Electric vehicle advocates urge Connecticut regulators not to forget sector in grid planning
A group of clean-energy proponents are calling on state utility regulators to make sure plans for modernizing the state’s power grid include the necessary components to accommodate the expected increase in use of electric vehicles.
“EVs are a key piece of Connecticut’s clean energy future, and the state’s utilities can play a role in advancing these vehicles,” said Emily Lewis, senior policy analyst for Acadia Center, a regional environmental group with an office in Connecticut. “Through this grid modernization proceeding, PURA can set the stage for utility engagement that supports EV deployment, protects consumers, and shares the benefits of EVs more equitably.”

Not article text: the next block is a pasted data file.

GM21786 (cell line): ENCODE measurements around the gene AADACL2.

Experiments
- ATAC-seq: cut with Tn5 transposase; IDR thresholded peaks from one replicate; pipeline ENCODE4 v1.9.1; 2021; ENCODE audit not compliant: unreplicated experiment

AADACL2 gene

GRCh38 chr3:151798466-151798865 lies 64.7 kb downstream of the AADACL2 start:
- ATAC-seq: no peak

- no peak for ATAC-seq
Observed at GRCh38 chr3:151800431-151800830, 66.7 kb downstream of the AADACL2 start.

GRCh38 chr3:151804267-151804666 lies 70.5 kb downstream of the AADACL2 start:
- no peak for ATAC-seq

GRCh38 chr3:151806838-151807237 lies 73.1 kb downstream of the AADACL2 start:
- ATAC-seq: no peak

Read the full article from the New Haven Register here.
Another fleet of EV chargers approved in Mass.
National Grid can also collect on a performance incentive of $750,000 if 75 percent of the target number of chargers are successfully installed, and $1.2 million for 125 percent of the target. That feature drew criticism from groups including the state attorney general and the Acadia Center, which said the bonuses should be tied to metrics like increased electric vehicle adoption, emissions reductions and reduced costs.
Massachusetts is aiming to get 300,000 zero-emission vehicles on the road by 2025, and the number of EV chargers has been ticking steadily upward. As of a year ago, 1,158 Level 2 ports and 128 fast chargers were available, according to the DPU, compared to 963 Level 2 ports and 83 fast chargers in the prior year.
Read the full article from E&E News here (article may be behind paywall).